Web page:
Following Boston's 1-0 shutout loss to the Panthers on Thursday, head coach Claude Julien — a long-time advocate of winger Michael Ryder — mentioned him as part of a group of Bruins who are not regular passengers on the Black and Gold train that is just barely staying on its tracks down the stretch run.
"There’s no doubt we have some players who could've been much better for us," Julien said on Thursday evening. "And a lot of those players are the players we need to help us get through this. You can't stand here and say, 'We were outstanding.' We just lost [to Florida]. If everyone were as good as they could be, we would have won [that] game.
"Ryder is probably our best shooter and ends up with zero shots. Those are the things we needed from those players. I thought Ryder played a much better game in New Jersey and we needed more out of him [Thursday] as well. He's one of a few more that we needed more out of."
On Friday, Julien went a step further and juggled his forward lines at practice. The most notable change was breaking up the Blake Wheeler—David Krejci—Michael Ryder line that found so much success last season but has shown little cohesiveness in 2009-10. Despite the fact that Krejci has caught fire with 15 points in his last 17 games, his linemates have stayed ice cold. Wheeler hasn't scored in nine games and Ryder has just one goal in his last 18.
Friday's practice lineup had Wheeler on the third line as a right wing, with Vladimir Sobotka centering and Brad Marchand on the left. Ryder, however, found himself part of the jumbled up fourth line that consisted of Daniel Paille on the left, Steve Begin and Trent Whitfield at center and Shawn Thornton (healthy after missing Thursday's game with an upper body injury) and Ryder on the right.
Any two of those five could be scratches.
"Definitely, it could happen," Ryder said when asked if he could be the odd man out. "When you are looked at to score goals and you’re not scoring, it is definitely in mind, but I just have to keep working hard right now and step it up even another notch."
Julien has always been a huge supporter of Ryder and was one a major influence in encouraging GM Peter Chiarelli to sign the streaky sniper prior to last season. Julien coached Ryder in the AHL in Hamilton and with the Canadiens in the NHL before both found homes in Boston.
Despite Ryder's struggles in 2007-08, when he had just 14 goals, Julien believed Ryder could rebound and thrive again under his watch. Ryder had two 30-goal seasons under his belt already, and Julien had a hunch that he could find his scoring touch with Boston. He was right, as the New Foundland native lit the lamp 27 times in the 2008-09 regular season and five times in 11 playoff games.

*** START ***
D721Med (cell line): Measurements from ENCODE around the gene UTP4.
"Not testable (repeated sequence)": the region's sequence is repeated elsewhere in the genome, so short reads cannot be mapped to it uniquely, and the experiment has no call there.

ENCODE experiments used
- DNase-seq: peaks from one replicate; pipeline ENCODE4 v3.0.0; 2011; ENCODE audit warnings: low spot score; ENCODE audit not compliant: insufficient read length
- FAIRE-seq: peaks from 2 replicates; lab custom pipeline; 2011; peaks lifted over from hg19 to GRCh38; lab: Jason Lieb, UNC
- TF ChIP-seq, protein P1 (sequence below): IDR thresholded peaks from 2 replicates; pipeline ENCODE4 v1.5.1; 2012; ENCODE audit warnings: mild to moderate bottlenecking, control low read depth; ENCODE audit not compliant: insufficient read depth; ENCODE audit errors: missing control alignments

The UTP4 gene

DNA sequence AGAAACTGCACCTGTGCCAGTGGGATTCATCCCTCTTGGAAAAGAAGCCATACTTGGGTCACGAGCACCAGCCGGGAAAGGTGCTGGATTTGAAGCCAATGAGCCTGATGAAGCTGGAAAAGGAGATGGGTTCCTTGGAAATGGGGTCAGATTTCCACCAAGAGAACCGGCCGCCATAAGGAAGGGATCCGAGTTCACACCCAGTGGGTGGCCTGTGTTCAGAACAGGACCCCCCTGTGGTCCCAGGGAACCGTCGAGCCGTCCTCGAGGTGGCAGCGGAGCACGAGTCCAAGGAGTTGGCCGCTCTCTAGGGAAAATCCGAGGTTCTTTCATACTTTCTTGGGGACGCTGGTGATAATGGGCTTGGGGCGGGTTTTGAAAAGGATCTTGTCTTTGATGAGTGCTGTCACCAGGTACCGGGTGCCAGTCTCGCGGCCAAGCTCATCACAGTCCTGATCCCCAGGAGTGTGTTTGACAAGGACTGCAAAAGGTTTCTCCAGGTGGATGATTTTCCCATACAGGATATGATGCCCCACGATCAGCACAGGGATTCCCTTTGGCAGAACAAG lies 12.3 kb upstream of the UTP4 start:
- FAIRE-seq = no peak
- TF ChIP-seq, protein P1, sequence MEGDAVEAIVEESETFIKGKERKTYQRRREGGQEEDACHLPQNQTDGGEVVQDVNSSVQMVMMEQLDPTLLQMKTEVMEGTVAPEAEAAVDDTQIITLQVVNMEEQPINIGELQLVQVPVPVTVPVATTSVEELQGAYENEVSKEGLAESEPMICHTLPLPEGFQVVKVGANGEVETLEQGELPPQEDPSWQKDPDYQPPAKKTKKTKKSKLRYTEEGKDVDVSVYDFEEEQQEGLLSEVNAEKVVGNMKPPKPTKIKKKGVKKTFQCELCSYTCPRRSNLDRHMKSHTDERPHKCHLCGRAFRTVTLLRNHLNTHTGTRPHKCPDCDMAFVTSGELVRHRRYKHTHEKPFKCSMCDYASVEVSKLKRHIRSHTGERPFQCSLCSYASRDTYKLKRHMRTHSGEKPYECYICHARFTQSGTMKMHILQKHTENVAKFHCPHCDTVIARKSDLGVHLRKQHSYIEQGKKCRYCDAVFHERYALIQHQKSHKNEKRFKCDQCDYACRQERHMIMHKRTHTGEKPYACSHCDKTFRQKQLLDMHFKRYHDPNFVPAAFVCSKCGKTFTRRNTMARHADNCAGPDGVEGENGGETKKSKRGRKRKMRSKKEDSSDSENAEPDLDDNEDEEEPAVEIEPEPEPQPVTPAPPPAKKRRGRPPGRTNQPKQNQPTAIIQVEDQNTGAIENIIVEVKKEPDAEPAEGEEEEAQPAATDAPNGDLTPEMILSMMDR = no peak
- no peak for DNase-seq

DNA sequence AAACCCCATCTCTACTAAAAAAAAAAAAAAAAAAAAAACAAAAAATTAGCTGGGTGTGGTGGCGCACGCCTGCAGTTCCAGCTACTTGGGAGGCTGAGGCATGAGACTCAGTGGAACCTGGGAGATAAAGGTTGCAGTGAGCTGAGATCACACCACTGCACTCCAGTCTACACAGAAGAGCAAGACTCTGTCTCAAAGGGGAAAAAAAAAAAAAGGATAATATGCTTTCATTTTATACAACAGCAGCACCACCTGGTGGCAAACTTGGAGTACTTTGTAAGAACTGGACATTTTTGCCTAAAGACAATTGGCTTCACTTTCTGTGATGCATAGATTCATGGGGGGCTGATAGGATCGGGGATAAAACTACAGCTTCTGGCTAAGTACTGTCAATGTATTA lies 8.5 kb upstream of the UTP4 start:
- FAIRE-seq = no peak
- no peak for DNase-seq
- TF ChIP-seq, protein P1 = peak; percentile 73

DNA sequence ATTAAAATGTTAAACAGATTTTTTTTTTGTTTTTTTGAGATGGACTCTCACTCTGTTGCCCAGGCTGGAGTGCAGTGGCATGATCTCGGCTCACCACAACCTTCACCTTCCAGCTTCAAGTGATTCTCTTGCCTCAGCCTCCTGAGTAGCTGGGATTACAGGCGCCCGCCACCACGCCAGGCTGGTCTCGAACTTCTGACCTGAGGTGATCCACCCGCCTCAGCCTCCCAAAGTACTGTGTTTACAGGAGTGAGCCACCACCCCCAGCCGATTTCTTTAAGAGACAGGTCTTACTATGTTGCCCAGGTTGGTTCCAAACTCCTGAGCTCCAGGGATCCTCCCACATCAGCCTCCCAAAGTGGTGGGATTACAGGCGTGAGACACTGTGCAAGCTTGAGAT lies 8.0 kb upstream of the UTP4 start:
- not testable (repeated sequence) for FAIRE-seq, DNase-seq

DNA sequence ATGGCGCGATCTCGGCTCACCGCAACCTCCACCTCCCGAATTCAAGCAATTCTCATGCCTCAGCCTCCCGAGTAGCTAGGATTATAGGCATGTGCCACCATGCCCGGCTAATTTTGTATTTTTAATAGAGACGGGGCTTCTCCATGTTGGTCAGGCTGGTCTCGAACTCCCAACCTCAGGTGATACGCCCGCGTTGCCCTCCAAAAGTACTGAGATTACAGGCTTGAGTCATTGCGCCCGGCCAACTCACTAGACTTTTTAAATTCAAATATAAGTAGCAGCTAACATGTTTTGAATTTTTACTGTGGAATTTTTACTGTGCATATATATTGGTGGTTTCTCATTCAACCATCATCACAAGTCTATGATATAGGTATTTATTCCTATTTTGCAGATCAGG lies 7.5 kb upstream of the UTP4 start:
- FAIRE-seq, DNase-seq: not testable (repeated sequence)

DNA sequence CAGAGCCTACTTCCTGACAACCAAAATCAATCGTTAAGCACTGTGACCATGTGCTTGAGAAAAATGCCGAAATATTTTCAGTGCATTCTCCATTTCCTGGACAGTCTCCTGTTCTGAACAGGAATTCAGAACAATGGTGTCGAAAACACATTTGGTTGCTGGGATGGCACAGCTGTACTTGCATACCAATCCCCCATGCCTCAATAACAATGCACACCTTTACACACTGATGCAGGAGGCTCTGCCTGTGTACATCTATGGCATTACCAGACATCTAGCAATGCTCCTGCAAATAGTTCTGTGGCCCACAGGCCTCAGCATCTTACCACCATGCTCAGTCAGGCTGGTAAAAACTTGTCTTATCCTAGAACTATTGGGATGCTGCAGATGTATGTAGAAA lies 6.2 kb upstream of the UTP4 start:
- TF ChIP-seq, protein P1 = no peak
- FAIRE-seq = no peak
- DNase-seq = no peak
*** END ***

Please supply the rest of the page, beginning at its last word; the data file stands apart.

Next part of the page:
"Michael just had one bad year," Julien said after Ryder helped the Bruins sweep the Canadiens with four goals in last year's first-round playoff series. "For whatever reason that may be, Michael only scored 14 goals [in 2007-08] but, as I've often mentioned, we forget all the great years he had and focus on that one bad year. He came to our team with everyone in our organization thinking he could help us and he did that."
Those 30-goal seasons now seem like very distant memories. Ryder has just 17 goals in 77 games this year, and he just doesn't seem to be doing the little things he needs to do to break out of this season-long funk.
"I'm trying to get there and do what I need to do, but it's hard right now," Ryder said when asked if he was playing hard along the boards, something he has credited for his success in the past. "It's frustrating, but you just keep going."
Ryder was asked if this year's dry spell brings him back to that forgettable time when he was a regular in former Habs head coach Guy Carbonneau's doghouse in 2007-08.
"That was a different situation," Ryder said.
That may be true, and it’s no secret Julien has been an ally for Ryder — but the frustrated coach may be left with no choice. He may have to put Ryder up top in the press box for the first time this season. Julien has refrained from singling out Ryder, as he did with embattled defenseman Dennis Wideman earlier this season, but he did tell the media there have been closed-doors meetings with players in an effort to get them going.
"Don't get me wrong, we have meetings with those players — and just because you guys don't hear or see, doesn't mean it doesn’t happen," Julien said. "We just don't change lines and say, 'OK, they'll get the message that way.' There's a lot of stuff that’s being done to get those guys going."
There is no doubt Julien is sincere when he says "players," because Ryder is by no means the only invisible man out there. But sources told NESN.com on Friday that the coach is at his wit’s end with all of them, and his loyalty for Ryder will not stand in the way of what’s best for the team.
If Ryder doesn’t find his game very soon, he is going to be wearing the fourth-line red jersey in practice regularly, and he could be one of the unlucky healthy scratches like he was during his final days in Montreal.